Prof. Tal Danino Awarded Two Prestigious Grants in Cancer Research

Grants from the Cancer Research Institute and the Pershing Square Sohn Cancer Research Alliance will enable Danino to pursue his research in engineering bacteria to fight cancer

Aug 05 2020 | By Alexis Newman | Photo Credit: Eileen Barroso

Prof. Tal Danino

Tal Danino, associate professor of biomedical engineering, has been awarded two prestigious grants that will allow his lab to pursue research in engineering bacteria as a cancer therapy. One of the leading researchers in this field, Danino designs probiotic and other safe bacteria to target tumors and controllably deliver cancer therapeutics from within the tumor, acting as a microbial “Trojan horse.”

Danino received a five-year, $1.25 million Lloyd J. Old STAR program grant from the Cancer Research Institute (CRI) in recognition of the outstanding quality and promise of his research. The CRI Lloyd J. Old STAR — Scientists Taking Risks—award provides long-term funding to mid-career scientists, giving them the freedom and flexibility to pursue high-risk, high-reward research at the forefront of cancer immunotherapy innovation.

Danino also was recently awarded a three-year $600,000 Pershing Square Sohn Prize for Young Investigators in Cancer Research from the Pershing Square Sohn Cancer Research Alliance (PSSCRA) to help advance cancer immunotherapy research. The PSSCRA prize is given to exceptional young scientists in New York City who have innovative ideas in the field of cancer research. Danino is one of seven PSSCRA winners who are encouraged to take risks and pursue bold ideas that will lead to new discoveries and approaches in cancer research.

Researchers have long known that because bacteria can selectively colonize solid tumors, they can also locally release high concentrations of immune-stimulating as well as toxic payloads. This localized activity may result in fewer side effects from treatment. Over a century ago, Dr. William Coley, considered the “father of immunotherapy,” discovered that bacteria can induce tumor regression and long-term disease remission by stimulation of the immune system. In 1953, his daughter, Helen Coley Nauts, co-founded the CRI to promote the use of immunotherapies for cancer. More recently, microbiome studies have demonstrated the prevalence of bacteria within tumor tissue, and a number of empirical studies have shown that administered bacteria can home in on tumors and then, due to reduced immune surveillance of the tumor cores, and selectively begin to grow inside the tumors.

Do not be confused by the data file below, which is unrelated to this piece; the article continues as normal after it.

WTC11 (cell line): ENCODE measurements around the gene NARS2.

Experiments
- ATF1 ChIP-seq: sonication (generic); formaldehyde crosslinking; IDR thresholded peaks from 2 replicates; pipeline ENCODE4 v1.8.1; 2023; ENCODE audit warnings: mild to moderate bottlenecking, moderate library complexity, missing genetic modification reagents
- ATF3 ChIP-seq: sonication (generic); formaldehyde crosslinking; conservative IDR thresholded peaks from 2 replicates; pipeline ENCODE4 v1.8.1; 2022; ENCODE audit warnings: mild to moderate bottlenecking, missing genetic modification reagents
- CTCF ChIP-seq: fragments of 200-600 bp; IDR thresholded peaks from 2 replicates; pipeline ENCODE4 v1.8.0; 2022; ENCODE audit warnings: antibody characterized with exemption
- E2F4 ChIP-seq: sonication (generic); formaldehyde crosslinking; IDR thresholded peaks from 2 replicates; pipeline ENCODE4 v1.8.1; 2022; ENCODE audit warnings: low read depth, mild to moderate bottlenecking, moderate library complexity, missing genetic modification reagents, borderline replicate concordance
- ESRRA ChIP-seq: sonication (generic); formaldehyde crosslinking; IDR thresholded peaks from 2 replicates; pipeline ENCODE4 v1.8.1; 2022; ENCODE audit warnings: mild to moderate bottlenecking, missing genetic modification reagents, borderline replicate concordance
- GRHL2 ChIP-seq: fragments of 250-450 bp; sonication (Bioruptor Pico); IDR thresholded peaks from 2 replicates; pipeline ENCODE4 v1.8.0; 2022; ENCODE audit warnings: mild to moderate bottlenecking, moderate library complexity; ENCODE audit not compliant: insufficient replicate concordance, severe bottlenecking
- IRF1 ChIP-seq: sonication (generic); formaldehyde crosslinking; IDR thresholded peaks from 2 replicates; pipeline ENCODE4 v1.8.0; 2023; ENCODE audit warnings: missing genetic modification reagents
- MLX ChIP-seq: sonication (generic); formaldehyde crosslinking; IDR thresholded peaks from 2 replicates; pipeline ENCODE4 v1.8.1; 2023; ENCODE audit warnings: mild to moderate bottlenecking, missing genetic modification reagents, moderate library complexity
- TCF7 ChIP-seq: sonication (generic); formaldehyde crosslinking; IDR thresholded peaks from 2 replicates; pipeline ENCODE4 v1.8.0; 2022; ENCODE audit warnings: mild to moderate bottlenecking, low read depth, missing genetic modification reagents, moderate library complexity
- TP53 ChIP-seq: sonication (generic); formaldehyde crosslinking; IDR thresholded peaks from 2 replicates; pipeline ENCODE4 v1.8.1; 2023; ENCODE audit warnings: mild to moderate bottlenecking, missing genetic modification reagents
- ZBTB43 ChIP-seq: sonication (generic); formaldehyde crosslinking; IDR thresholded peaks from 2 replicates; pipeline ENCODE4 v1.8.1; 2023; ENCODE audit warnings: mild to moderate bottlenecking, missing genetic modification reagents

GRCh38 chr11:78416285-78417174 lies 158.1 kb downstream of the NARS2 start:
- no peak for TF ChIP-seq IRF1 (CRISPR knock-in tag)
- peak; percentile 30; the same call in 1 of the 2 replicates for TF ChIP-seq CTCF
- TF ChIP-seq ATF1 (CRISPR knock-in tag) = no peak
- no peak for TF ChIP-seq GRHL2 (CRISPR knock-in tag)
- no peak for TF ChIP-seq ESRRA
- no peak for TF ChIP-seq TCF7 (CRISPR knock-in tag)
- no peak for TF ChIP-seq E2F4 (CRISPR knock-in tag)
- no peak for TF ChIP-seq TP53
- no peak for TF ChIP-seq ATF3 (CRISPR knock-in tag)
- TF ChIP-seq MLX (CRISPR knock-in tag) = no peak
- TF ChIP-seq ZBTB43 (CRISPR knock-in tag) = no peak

“This is an exciting time for our work on bacteria therapies,” says Danino. “Immunotherapy is now poised to overcome several current limitations for successful interventions against treatment-resistant and metastasized cancers. And the microbiome and synthetic biology fields are pointing towards microbes are modulators of the immune system for cancer therapy.”

Danino’s group leverages modern approaches from synthetic biology to engineer safe and effective bacterial immunotherapies for cancer. Collaborating closely with Nicholas Arpaia's lab at the Columbia University Irving Medical Center (CUIMC) for their immunology expertise, Danino’s team is focused on using synthetic biology approaches to engineer a range of bacterial candidates, and then analyze their interactions with immune cells in tumors to determine the optimal strains for eliciting anti-cancer immune activity. 

Columbia Engineering would like to acknowledge support for the PSSCRA grant from CUIMC’s Herbert Irving Comprehensive Cancer Center (HICCC), directed by Dr. Anil Rustgi.

Danino’s overarching goal is that his engineered probiotic and bacterial systems will lead to transformative improvements in cancer therapies, ultimately improving patient outcomes. He notes, “These grants give us the freedom to develop creative and innovative bacteria-based therapies that have real potential to advance current immunotherapeutic delivery approaches for cancer. I’m honored that our work has been recognized by these awards and am excited about where this generous funding will take us.”

Programmed Bacteria for Cancer Immunotherapy.

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